The hot, fast paced streets of central Bangkok can be a demanding place for the uninitiated and experienced traveler alike. A wonderful cacophony of sights, sounds and smells can have you spinning around in all directions, so to enter the shady courtyard lobby of the Siam is to find genuine sanctuary, where old school meets new world in true sophistication.

Its a hard task to impress us when it comes to hotels, but in all honesty, it’s very difficult not to sound sycophantic when describing this exemplary example of 21st century hospitality. The charismatic hotel manager and ecologist Jason Friedman, working closely with the owners – the Sukosol family, has created a very special combination of attention to detail and sheer good old fashioned service.

Set on the banks of the river in the historic Dusit area filled with Bangkok’s awe-inspiring temples, this is a great base for those wanting to immerse themselves in Thai culture rather than the tourist markets and malls.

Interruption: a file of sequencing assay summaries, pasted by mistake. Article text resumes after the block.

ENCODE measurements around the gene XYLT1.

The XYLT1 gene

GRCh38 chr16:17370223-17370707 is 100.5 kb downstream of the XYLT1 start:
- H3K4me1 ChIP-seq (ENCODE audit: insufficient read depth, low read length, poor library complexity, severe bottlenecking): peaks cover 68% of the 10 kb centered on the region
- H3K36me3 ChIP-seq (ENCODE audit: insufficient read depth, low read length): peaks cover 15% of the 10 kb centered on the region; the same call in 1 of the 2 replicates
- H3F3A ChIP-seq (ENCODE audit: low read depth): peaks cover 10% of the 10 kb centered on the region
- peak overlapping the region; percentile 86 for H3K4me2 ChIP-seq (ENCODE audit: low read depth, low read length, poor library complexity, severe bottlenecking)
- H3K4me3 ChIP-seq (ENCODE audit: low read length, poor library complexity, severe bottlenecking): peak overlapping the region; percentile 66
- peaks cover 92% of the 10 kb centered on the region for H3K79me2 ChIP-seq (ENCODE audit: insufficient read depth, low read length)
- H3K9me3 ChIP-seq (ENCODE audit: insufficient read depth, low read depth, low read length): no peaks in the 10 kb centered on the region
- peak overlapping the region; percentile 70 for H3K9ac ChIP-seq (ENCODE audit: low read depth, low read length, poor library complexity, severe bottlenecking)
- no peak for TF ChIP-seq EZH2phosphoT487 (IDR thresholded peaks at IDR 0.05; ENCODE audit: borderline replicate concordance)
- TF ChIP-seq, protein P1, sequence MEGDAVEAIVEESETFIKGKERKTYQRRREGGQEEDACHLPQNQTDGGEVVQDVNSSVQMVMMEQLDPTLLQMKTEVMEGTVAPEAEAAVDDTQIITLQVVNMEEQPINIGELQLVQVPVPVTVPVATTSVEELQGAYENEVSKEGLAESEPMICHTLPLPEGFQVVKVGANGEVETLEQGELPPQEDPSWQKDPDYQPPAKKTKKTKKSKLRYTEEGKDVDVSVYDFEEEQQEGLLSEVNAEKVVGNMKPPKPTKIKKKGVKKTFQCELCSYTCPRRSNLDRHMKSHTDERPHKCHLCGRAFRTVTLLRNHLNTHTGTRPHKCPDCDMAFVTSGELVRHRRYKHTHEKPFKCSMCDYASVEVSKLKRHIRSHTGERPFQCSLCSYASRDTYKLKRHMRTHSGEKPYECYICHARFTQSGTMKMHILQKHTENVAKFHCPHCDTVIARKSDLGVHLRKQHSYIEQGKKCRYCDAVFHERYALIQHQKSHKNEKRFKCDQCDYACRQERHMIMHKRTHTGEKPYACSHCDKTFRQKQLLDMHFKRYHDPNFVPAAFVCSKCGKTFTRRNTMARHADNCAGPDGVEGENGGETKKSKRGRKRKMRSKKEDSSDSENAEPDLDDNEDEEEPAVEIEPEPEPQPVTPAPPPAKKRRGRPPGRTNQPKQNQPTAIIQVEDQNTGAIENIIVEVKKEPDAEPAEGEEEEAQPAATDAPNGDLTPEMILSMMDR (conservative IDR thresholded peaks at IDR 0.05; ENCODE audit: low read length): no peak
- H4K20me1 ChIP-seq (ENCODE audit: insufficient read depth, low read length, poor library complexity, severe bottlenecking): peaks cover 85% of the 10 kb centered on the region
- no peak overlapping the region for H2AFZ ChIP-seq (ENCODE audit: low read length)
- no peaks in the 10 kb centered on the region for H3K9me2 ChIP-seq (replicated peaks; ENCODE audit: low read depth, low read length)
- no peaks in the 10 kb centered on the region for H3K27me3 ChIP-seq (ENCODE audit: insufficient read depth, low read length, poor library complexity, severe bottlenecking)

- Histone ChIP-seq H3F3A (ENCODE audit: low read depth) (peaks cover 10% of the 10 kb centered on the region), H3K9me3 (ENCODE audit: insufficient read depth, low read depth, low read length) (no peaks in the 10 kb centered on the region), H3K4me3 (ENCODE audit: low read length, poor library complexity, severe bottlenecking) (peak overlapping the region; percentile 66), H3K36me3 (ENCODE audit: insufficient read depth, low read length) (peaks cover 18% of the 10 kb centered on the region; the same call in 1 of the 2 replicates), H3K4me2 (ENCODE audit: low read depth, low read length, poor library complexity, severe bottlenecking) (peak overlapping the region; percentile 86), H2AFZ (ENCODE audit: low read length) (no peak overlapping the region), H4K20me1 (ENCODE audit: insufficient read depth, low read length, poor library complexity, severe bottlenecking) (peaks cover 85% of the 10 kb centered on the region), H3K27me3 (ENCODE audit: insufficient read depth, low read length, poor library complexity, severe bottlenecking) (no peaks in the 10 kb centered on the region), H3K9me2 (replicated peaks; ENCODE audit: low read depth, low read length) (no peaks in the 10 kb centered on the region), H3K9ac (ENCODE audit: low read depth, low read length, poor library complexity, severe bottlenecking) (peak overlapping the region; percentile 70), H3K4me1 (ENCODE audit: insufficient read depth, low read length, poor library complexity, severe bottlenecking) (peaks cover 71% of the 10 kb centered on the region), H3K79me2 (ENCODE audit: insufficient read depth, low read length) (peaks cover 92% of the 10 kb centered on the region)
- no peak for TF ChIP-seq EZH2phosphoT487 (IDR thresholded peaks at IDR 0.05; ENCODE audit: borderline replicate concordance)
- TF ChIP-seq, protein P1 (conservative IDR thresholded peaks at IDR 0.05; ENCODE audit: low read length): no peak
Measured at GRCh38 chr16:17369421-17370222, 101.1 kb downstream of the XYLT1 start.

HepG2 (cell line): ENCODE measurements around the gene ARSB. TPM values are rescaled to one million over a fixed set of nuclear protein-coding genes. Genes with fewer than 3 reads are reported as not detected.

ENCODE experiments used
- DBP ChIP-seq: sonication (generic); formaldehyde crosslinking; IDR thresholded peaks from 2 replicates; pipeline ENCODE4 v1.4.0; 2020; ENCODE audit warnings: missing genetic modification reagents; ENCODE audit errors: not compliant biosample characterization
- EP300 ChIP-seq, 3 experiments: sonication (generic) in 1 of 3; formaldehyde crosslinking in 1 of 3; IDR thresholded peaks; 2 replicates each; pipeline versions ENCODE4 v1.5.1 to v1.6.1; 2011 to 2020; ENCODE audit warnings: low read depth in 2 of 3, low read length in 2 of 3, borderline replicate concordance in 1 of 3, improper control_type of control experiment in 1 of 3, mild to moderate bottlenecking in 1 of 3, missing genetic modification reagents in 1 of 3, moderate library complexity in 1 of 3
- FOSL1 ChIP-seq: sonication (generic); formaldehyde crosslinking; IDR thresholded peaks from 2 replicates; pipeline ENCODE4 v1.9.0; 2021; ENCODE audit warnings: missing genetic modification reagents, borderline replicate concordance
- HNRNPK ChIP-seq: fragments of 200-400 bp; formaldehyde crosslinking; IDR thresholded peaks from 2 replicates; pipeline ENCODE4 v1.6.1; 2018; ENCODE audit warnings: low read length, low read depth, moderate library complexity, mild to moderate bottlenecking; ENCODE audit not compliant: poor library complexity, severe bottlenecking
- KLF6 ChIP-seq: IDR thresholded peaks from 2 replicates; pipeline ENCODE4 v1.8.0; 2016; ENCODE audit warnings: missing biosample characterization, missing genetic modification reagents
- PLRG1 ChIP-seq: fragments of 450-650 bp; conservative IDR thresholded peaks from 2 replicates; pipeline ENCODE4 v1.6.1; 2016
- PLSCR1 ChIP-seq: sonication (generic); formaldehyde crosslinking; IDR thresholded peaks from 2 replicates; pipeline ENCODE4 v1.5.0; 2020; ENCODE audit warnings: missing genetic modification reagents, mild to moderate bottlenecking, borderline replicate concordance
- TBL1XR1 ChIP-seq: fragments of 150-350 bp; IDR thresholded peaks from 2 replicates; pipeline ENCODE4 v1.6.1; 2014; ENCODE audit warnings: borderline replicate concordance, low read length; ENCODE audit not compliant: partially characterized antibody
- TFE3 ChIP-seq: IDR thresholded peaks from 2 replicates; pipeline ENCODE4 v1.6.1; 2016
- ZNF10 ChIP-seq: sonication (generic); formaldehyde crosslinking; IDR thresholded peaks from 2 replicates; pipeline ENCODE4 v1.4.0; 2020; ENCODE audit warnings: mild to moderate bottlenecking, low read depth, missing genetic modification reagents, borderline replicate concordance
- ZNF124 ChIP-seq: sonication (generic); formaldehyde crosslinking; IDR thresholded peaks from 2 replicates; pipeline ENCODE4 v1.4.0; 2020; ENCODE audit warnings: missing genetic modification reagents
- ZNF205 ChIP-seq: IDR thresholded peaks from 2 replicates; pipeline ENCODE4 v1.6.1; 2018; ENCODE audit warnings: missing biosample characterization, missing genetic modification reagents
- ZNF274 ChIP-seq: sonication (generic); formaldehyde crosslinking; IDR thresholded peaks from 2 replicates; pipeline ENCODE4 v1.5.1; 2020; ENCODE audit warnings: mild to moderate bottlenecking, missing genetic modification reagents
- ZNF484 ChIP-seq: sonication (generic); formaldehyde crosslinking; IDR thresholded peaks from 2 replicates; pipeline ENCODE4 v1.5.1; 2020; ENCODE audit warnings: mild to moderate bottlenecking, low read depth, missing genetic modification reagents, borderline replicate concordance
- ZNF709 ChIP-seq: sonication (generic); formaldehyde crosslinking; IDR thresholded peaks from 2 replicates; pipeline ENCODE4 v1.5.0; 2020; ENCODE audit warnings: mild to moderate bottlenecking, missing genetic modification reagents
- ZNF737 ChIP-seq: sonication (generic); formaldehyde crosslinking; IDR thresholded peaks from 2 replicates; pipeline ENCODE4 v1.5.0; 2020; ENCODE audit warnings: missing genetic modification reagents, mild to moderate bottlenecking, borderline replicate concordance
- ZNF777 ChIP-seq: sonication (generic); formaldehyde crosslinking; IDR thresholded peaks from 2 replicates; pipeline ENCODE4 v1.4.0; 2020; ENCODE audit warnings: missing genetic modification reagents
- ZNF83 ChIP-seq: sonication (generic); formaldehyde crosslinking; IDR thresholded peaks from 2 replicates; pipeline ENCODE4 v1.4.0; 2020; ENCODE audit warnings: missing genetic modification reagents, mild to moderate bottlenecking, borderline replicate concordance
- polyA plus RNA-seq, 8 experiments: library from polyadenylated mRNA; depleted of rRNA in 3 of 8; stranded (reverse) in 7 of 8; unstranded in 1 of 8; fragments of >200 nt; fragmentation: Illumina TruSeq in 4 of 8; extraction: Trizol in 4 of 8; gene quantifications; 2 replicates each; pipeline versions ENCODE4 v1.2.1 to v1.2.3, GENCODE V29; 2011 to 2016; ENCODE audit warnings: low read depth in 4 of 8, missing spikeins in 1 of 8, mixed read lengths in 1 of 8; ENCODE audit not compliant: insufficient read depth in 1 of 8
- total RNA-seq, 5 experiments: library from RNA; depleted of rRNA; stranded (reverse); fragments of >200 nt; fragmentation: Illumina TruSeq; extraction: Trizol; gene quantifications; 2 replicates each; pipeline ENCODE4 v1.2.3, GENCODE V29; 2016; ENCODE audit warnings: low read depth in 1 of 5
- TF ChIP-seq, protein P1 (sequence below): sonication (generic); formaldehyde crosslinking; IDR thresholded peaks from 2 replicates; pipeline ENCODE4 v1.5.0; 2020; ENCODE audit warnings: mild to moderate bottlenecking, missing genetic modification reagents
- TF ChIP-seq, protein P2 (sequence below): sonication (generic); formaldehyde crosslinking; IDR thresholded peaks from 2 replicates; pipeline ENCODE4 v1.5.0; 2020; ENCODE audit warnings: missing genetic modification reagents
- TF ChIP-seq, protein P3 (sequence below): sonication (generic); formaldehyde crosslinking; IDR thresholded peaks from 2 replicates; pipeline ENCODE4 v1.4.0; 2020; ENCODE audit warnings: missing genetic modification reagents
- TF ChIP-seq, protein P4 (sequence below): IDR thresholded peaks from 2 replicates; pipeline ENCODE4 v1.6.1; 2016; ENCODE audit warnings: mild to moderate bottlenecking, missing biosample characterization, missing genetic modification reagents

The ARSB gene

But it’s equally a great place to relax and recharge – in the spa and hammam, or working out in the seriously equipped gymnasium, complete with its own Thai boxing ring, perusing the museum-quality antiquities, reading in the art deco library, enjoying one-on-one Thai cookery classes or simply sitting in your very own pool villa.

Design-wise, the hotel hits all the right notes – mixing art deco themes in a colonial style with traditional Thai.

The result is a series of beautiful, airy communal spaces and generously proportioned accommodation. Despite only being a few months old, the Siam feels like it has been around for decades. I don’t think it’s too much to say that the Siam has been created with love and that comes through on every level. From the respectful, but friendly staff, to the liberal use of the owners’ impressive collection of antiques. Due to its limited number of 38 accommodations, the Siam is guaranteed never to feel crowded and retains its home-from-home personal atmosphere. If we were to pick at anything, it would have to be the lack of air conditioning in the main atrium and the number of mosquitos – a very small price to pay and soon forgotten.